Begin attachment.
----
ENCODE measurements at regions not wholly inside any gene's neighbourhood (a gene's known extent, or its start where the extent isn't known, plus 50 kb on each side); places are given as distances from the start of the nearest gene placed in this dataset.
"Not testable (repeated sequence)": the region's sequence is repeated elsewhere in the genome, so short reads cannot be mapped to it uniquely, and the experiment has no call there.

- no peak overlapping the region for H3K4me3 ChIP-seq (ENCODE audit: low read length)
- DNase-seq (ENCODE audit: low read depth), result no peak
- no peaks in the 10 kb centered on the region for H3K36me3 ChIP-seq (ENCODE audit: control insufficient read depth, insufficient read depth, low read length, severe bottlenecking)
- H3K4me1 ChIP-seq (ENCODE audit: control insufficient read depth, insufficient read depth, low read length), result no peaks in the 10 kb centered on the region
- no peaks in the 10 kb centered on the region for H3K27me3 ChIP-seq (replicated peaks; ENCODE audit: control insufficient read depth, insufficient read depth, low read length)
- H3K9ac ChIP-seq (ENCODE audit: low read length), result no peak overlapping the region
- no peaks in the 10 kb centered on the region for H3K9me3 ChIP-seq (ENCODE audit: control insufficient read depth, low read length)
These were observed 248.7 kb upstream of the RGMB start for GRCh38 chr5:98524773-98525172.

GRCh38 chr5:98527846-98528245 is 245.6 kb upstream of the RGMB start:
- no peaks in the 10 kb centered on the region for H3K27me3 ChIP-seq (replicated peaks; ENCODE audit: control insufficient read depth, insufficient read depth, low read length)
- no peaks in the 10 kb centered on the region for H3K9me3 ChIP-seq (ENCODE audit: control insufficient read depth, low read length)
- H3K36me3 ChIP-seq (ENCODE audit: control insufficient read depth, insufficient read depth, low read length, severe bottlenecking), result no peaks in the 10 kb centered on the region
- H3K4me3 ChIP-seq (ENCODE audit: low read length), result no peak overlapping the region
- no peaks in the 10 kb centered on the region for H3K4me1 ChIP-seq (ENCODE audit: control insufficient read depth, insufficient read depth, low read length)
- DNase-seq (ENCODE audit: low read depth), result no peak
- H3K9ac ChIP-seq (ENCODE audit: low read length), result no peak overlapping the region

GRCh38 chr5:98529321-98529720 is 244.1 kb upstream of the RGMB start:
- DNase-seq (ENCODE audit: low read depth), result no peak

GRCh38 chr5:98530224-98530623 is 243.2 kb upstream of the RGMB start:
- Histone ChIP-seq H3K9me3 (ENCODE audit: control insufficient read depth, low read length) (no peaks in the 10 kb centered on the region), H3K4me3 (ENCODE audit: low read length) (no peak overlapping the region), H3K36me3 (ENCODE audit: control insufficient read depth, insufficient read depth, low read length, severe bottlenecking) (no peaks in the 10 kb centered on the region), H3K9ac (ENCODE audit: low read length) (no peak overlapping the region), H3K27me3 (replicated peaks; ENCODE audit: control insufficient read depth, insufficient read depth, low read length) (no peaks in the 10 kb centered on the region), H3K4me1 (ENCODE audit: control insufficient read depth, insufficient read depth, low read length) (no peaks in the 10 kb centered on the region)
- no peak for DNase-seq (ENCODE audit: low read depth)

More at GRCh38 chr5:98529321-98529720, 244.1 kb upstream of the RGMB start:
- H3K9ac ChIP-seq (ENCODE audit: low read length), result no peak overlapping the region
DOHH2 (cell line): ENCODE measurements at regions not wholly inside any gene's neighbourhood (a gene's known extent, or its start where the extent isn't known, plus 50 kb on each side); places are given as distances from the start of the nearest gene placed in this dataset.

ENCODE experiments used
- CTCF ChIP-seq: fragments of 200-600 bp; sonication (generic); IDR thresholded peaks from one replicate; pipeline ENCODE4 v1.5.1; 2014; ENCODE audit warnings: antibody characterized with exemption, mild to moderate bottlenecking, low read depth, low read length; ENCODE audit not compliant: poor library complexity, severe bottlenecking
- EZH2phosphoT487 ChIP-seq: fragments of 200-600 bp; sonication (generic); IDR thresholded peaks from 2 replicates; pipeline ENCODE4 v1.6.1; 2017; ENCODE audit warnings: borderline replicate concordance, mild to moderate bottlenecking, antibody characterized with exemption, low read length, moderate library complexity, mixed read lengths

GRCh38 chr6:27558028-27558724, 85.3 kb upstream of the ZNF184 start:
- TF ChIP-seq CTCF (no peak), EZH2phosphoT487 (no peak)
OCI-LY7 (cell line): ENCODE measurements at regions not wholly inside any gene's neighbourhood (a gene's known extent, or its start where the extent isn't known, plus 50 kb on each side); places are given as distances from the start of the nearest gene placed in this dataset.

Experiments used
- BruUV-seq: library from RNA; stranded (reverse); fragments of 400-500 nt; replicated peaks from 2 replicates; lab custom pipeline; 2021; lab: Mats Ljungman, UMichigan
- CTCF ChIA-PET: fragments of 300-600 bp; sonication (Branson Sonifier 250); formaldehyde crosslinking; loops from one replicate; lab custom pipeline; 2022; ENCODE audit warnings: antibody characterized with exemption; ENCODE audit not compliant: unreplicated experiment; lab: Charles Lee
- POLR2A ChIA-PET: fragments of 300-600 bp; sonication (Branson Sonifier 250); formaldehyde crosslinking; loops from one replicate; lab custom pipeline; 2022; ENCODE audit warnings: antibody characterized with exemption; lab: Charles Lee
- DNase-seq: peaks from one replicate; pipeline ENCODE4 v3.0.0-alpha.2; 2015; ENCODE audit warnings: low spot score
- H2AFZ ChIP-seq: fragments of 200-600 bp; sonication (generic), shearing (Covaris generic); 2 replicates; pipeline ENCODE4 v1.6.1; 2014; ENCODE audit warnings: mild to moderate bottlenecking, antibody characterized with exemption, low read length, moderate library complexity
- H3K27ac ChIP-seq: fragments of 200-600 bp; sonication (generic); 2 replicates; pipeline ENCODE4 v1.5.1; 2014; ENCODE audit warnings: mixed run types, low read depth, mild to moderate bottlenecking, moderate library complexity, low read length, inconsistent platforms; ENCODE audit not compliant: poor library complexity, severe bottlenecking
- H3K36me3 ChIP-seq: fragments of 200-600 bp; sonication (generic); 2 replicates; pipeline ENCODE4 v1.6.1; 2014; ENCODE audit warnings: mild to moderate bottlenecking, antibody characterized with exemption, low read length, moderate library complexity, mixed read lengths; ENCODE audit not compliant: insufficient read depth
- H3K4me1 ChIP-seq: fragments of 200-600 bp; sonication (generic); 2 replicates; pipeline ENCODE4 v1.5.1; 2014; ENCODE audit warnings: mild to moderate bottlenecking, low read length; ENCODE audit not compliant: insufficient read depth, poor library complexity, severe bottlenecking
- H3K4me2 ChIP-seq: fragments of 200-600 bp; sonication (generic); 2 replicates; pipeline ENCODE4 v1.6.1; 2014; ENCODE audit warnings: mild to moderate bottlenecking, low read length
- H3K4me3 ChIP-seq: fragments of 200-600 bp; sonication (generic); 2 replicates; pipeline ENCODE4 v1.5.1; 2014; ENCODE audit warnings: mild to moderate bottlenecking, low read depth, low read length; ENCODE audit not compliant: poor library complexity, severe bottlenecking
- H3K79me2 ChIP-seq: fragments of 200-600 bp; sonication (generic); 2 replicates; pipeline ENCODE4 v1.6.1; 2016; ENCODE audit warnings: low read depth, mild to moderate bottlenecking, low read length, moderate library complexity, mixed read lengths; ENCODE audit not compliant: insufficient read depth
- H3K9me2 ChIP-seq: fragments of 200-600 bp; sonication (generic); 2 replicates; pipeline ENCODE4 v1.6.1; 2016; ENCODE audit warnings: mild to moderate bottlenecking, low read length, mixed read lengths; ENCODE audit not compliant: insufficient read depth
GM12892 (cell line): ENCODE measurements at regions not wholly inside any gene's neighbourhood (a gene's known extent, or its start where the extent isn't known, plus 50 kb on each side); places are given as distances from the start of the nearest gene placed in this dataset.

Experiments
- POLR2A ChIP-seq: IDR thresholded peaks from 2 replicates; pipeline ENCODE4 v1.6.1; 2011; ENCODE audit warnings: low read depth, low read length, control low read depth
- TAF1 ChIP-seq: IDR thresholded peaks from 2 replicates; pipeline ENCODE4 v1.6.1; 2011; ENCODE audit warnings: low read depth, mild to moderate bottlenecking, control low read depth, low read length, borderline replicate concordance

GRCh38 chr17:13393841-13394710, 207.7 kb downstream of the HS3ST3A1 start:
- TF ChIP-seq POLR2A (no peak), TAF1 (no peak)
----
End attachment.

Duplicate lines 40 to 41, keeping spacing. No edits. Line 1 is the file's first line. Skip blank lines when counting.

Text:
- H3K36me3 ChIP-seq: fragments of 200-600 bp; sonication (generic); 2 replicates; pipeline ENCODE4 v1.6.1; 2014; ENCODE audit warnings: mild to moderate bottlenecking, antibody characterized with exemption, low read length, moderate library complexity, mixed read lengths; ENCODE audit not compliant: insufficient read depth
- H3K4me1 ChIP-seq: fragments of 200-600 bp; sonication (generic); 2 replicates; pipeline ENCODE4 v1.5.1; 2014; ENCODE audit warnings: mild to moderate bottlenecking, low read length; ENCODE audit not compliant: insufficient read depth, poor library complexity, severe bottlenecking